Karin Drury

Thank you to all our members and guests who attended the October and November BPWEV meetings. Your generosity provided me with $380.00 to buy clothes, shoes and one desired toy for three boys, ages 13, 8, and 4. Amazon helped me find the toys on line, the rest of the money was spent locally at TJ Max, Target, Bealls Outlet and Walmart.

The bags were delivered to the Salvation Army in Venice on 11/21/19. I send my gratitude and appreciation to all who helped make WHW a success again this year. Three boys will have an amazing Christmas thanks to you!

salvation army donation bags

Syd Gibson, President

We welcome in the new decade of 2020 with exciting events in the upcoming months beginning in February with American Heart Month. Traditionally, February is the month for lovers and all things heart related. February 1st is National Wear Red Day to bring awareness about heart disease. Heart disease is often associated with men, but cardiovascular disease if the number one killer of women.

On March 8th we celebrate women's achievements throughout history internationally. In past years, our Local Organization has dedicated part of the March program to present a brief biography of one's favorite woman in history and even dress as they did to bring awareness of their accomplishments. March 31st is known as Equal Pay Day for 2020 which means women must work until that day to earn the same amount of money that men received in 2019. Last year, Equal Pay Day was April 2nd. Hopefully, in the near future, we will be able to have true equality in the workplace.

In June, BPW will hold it's annual State Conference to be held in Wesley Chapel at the Saddlebrook Resort which is about 90 miles North of us. Continuation of BPW's One Hundred Year Celebration will occur in addition to election of new Officers, seminars, business meetings and an excellent time to meet and greet other Beautiful Professional Women living in other parts of Florida. You may want to come before the conference begins on June 11th or stay after the 14th at the discounted hotel rates.

debra straw portrait

Debra Straw, Membership Chair

Thank you to all who have helped with the statewide membership drive. I am very pleased to announce that we have 4 new members - so far...

Welcome to Carol DeGulis, Dr. Karen Helmick, Sue Hogrefe, and Karla Olson. We are very excited to have these four dynamic women as a part of BPW Englewood/Venice!

We will hold a new member induction ceremony at our meeting on January 21st, so plan to be there.

Cynthia Fredricks

Cynthia Fredricks, Public Policy Chair

Women's rights in the U.S. have made leaps and bounds since the passage of the 19th Amendment. Yet many women still struggle to break the glass ceiling because of unequal treatment in society. According to a recent study done by WalletHub.com, we still have a long way to go.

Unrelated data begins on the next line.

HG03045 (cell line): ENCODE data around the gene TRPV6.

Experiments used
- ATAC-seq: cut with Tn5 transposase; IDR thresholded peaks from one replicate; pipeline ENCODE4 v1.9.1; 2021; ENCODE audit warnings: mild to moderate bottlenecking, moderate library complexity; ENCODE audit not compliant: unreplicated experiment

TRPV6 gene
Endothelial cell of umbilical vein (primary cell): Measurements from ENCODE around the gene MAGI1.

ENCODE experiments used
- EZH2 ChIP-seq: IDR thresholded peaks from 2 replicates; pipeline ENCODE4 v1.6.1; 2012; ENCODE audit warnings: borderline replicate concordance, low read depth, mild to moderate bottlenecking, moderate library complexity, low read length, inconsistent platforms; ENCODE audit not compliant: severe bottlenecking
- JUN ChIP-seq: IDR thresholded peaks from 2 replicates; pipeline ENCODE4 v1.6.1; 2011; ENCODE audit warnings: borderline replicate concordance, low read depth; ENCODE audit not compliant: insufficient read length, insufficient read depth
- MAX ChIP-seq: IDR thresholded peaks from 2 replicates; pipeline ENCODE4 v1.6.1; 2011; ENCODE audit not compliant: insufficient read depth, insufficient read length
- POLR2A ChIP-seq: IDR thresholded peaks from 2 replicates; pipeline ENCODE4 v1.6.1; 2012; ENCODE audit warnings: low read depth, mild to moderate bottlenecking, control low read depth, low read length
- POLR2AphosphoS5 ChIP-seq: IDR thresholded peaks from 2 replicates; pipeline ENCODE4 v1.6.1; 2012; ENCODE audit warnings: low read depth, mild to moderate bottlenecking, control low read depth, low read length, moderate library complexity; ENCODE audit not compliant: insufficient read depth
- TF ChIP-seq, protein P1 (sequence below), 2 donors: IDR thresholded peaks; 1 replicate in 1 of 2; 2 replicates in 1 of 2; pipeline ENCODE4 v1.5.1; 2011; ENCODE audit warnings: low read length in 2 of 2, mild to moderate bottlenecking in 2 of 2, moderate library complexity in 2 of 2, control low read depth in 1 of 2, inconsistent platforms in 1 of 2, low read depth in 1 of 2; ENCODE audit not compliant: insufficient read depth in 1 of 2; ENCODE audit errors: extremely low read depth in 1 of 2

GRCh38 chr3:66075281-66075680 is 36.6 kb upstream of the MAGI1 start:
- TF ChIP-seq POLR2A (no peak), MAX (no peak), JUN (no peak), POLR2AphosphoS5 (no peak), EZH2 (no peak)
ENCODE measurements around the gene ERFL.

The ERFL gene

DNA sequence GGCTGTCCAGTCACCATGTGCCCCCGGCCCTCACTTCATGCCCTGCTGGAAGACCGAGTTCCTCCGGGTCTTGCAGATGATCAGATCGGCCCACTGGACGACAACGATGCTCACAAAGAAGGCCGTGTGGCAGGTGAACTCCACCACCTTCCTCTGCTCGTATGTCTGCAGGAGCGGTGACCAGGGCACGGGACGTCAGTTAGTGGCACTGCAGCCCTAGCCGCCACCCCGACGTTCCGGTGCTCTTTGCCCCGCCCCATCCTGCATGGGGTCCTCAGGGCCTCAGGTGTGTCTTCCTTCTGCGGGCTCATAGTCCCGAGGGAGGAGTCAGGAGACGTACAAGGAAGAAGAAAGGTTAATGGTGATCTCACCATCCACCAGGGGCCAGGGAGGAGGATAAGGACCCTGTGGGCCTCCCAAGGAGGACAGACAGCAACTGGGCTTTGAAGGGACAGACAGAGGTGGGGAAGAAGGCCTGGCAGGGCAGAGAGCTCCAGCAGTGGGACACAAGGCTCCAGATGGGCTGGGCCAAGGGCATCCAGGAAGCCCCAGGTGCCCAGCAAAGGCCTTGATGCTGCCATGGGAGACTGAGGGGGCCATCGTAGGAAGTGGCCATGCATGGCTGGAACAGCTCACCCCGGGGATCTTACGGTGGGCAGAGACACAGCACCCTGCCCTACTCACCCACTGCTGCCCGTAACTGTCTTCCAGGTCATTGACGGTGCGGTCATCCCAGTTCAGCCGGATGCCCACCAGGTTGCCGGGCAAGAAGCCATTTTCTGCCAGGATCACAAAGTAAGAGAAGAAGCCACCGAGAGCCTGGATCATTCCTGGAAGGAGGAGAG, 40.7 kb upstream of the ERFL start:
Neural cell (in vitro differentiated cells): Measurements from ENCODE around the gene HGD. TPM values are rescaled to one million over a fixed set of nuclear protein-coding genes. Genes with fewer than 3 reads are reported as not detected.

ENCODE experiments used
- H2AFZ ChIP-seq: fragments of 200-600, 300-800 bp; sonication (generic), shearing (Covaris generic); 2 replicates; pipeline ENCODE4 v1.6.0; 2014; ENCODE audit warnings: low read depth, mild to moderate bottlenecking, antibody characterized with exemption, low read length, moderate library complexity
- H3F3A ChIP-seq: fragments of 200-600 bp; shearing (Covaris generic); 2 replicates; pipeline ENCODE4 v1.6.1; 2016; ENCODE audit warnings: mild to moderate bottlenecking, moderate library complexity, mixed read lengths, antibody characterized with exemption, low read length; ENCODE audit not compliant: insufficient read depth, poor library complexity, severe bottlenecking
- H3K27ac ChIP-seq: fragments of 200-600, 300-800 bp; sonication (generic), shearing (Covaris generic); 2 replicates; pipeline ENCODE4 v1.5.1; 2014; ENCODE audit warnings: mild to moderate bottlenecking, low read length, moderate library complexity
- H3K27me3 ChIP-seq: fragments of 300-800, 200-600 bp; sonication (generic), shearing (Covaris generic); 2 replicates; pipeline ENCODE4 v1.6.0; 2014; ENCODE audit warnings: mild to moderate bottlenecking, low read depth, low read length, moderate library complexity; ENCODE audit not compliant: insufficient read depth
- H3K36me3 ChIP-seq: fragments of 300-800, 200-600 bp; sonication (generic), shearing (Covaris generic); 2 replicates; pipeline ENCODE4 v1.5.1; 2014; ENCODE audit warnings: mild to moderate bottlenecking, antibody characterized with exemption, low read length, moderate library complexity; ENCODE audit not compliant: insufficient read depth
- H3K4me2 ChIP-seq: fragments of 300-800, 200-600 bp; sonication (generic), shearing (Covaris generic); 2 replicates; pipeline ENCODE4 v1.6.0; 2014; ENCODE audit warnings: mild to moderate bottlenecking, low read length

In 2018, the U.S. failed to place in the top 10 - or even the top 40 - of the World Economic Forum's ranking of 149 countries based on gender equality. In fact, the U.S. dropped to 51st position from its previous rank 49th.

The workplace provides even more evidence of the issue. Despite their advances toward social equality, women are disproportionately underrepresented in leadership positions. Women make up more than 50% of the population. According to the American Association of University Women, women only constitute 25% of legislators and less than 29% of business executives.

Apart from unequal representation in executive leadership, salary inequity has been central to the gender-gap debate. Few experts dispute an earnings gap between women and men, but there's disagreement when it comes to the proper method of measuring that disparity. The fact remains, however, that nearly two-thirds of minimum-wage workers across the country are female, according to the National Women's Law Center. 

In next month's newsletter I'll share information from this study specific to where Florida ranks among the United States.

Syd Gibson, President

We all struggle with believing that giving is better than getting. We love the security of having things beginning in our childhood with having the best and most toys and continues into adulthood. We are addicted to the emotional boost of buying something new economically. Non-economic forms of giving such as giving encouragement, attention and compliments can also be better to give than receive.

In a 2002 survey by the National Opinion Research Center's General Social Survey, it was found 43% of people who gave blood two or three times a year were very happy as opposed to 29% who did not.

The journal Health Psychology published a study in 2012 that found people who regularly volunteer live longer. If you volunteered for any reason beyond the joy of giving, it did not have the same long term benefits as giving unselfishly. Giving also helps combat depression.

The "pay it forward" idea isn't a myth. It is a fact that when people experience a generous kindness, they are more apt to treat others with the same sort of benevolence. Cooperative behavior is infectious and spreads through social networks.

Giving increases our confidence by focusing on others and not on self. It is important to have a strong sense of self-awareness, but that inner voice can be a constant force for criticism and negativity. Being generous changes where we place the spotlight and gives our brain a positive argument for why we are not a bad person.

When you are a genuinely generous person, people find you trustworthy and kind and like-able. Isn't that what we should be focusing on not just this time of year, but year round?

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Business & Professional Women of Englewood and Venice
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